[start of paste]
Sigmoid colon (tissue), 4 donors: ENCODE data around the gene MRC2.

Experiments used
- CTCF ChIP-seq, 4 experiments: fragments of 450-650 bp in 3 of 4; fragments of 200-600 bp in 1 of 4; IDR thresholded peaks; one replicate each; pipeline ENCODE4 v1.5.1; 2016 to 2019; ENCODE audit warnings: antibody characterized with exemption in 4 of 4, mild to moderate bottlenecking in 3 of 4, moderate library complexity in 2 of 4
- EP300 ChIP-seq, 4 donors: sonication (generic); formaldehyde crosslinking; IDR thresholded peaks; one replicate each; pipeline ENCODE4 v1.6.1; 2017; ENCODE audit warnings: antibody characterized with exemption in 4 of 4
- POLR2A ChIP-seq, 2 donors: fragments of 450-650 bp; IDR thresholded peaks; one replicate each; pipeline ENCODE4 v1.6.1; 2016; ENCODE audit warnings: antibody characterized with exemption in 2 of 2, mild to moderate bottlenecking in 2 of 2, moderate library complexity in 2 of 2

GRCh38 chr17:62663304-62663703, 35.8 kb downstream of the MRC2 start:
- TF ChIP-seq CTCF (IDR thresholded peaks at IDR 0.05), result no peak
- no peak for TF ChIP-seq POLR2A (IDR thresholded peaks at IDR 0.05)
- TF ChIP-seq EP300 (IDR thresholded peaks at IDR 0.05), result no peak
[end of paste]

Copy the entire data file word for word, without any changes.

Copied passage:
Sigmoid colon (tissue), 4 donors: ENCODE data around the gene MRC2.

Experiments used
- CTCF ChIP-seq, 4 experiments: fragments of 450-650 bp in 3 of 4; fragments of 200-600 bp in 1 of 4; IDR thresholded peaks; one replicate each; pipeline ENCODE4 v1.5.1; 2016 to 2019; ENCODE audit warnings: antibody characterized with exemption in 4 of 4, mild to moderate bottlenecking in 3 of 4, moderate library complexity in 2 of 4
- EP300 ChIP-seq, 4 donors: sonication (generic); formaldehyde crosslinking; IDR thresholded peaks; one replicate each; pipeline ENCODE4 v1.6.1; 2017; ENCODE audit warnings: antibody characterized with exemption in 4 of 4
- POLR2A ChIP-seq, 2 donors: fragments of 450-650 bp; IDR thresholded peaks; one replicate each; pipeline ENCODE4 v1.6.1; 2016; ENCODE audit warnings: antibody characterized with exemption in 2 of 2, mild to moderate bottlenecking in 2 of 2, moderate library complexity in 2 of 2

GRCh38 chr17:62663304-62663703, 35.8 kb downstream of the MRC2 start:
- TF ChIP-seq CTCF (IDR thresholded peaks at IDR 0.05), result no peak
- no peak for TF ChIP-seq POLR2A (IDR thresholded peaks at IDR 0.05)
- TF ChIP-seq EP300 (IDR thresholded peaks at IDR 0.05), result no peak